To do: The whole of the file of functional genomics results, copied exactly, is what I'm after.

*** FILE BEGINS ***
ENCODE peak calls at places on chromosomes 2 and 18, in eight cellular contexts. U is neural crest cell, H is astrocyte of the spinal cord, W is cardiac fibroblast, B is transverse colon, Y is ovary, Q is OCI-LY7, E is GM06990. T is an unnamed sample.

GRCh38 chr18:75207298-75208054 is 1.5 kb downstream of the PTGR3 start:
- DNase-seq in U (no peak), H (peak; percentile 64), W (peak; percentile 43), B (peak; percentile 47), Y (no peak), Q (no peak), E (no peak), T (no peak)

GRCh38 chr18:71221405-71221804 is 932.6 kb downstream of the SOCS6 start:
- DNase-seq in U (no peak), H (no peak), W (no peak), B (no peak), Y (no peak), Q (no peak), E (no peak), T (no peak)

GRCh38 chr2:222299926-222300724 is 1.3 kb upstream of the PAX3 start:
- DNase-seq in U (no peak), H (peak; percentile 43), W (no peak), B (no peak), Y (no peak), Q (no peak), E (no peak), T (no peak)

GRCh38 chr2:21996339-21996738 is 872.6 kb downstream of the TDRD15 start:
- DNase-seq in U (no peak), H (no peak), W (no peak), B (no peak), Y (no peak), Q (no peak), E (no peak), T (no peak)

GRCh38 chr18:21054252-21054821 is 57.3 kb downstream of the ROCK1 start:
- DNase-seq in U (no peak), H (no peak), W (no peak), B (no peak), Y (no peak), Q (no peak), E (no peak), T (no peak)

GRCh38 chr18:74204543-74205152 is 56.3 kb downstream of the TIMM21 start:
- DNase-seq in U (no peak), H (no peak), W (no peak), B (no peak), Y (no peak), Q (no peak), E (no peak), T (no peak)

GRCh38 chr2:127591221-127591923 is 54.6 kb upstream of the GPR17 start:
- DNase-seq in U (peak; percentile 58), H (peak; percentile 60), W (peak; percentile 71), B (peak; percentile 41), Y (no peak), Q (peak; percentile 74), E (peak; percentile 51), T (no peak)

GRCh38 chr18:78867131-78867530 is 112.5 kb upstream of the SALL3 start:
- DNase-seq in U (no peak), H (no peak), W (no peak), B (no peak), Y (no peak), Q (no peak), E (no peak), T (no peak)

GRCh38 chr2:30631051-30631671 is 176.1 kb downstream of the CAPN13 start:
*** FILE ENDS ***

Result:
ENCODE peak calls at places on chromosomes 2 and 18, in eight cellular contexts. U is neural crest cell, H is astrocyte of the spinal cord, W is cardiac fibroblast, B is transverse colon, Y is ovary, Q is OCI-LY7, E is GM06990. T is an unnamed sample.

GRCh38 chr18:75207298-75208054 is 1.5 kb downstream of the PTGR3 start:
- DNase-seq in U (no peak), H (peak; percentile 64), W (peak; percentile 43), B (peak; percentile 47), Y (no peak), Q (no peak), E (no peak), T (no peak)

GRCh38 chr18:71221405-71221804 is 932.6 kb downstream of the SOCS6 start:
- DNase-seq in U (no peak), H (no peak), W (no peak), B (no peak), Y (no peak), Q (no peak), E (no peak), T (no peak)

GRCh38 chr2:222299926-222300724 is 1.3 kb upstream of the PAX3 start:
- DNase-seq in U (no peak), H (peak; percentile 43), W (no peak), B (no peak), Y (no peak), Q (no peak), E (no peak), T (no peak)

GRCh38 chr2:21996339-21996738 is 872.6 kb downstream of the TDRD15 start:
- DNase-seq in U (no peak), H (no peak), W (no peak), B (no peak), Y (no peak), Q (no peak), E (no peak), T (no peak)

GRCh38 chr18:21054252-21054821 is 57.3 kb downstream of the ROCK1 start:
- DNase-seq in U (no peak), H (no peak), W (no peak), B (no peak), Y (no peak), Q (no peak), E (no peak), T (no peak)

GRCh38 chr18:74204543-74205152 is 56.3 kb downstream of the TIMM21 start:
- DNase-seq in U (no peak), H (no peak), W (no peak), B (no peak), Y (no peak), Q (no peak), E (no peak), T (no peak)

GRCh38 chr2:127591221-127591923 is 54.6 kb upstream of the GPR17 start:
- DNase-seq in U (peak; percentile 58), H (peak; percentile 60), W (peak; percentile 71), B (peak; percentile 41), Y (no peak), Q (peak; percentile 74), E (peak; percentile 51), T (no peak)

GRCh38 chr18:78867131-78867530 is 112.5 kb upstream of the SALL3 start:
- DNase-seq in U (no peak), H (no peak), W (no peak), B (no peak), Y (no peak), Q (no peak), E (no peak), T (no peak)

GRCh38 chr2:30631051-30631671 is 176.1 kb downstream of the CAPN13 start: